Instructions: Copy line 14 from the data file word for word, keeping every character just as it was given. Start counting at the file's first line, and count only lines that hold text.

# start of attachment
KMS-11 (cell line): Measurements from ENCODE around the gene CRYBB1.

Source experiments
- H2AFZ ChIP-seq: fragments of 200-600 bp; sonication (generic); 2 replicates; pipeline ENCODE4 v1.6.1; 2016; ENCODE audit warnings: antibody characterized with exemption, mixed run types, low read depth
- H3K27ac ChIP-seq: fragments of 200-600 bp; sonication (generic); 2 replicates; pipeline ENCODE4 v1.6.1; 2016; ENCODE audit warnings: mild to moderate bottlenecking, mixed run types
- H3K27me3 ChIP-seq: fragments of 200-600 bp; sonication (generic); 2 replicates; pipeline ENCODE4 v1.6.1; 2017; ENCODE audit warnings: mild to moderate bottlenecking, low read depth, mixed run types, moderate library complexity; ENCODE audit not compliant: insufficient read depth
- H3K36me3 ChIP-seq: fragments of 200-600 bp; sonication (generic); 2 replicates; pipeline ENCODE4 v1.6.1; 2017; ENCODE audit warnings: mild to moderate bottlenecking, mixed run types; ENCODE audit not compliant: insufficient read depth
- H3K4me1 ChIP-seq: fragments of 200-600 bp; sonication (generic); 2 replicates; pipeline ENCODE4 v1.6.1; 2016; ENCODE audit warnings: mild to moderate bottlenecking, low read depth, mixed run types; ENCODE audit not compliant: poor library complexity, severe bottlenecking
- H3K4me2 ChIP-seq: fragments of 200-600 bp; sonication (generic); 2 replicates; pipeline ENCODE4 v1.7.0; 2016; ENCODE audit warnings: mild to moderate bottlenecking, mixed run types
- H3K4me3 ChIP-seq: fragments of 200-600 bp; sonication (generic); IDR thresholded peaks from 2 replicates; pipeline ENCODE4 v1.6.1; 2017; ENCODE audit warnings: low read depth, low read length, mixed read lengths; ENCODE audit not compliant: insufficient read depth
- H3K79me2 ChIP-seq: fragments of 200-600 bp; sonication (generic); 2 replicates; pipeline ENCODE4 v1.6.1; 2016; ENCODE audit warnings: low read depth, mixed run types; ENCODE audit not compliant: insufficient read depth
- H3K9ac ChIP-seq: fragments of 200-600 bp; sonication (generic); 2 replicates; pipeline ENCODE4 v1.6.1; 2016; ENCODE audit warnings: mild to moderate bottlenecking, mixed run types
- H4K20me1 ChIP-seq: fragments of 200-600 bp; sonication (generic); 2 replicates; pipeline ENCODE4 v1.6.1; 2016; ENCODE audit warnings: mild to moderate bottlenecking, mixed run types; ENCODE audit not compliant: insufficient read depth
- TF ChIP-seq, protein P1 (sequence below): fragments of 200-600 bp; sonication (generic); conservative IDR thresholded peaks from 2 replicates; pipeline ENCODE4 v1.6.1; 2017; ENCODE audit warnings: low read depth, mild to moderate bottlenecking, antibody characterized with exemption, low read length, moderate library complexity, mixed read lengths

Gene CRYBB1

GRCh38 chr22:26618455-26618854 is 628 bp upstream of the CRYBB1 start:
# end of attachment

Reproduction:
Gene CRYBB1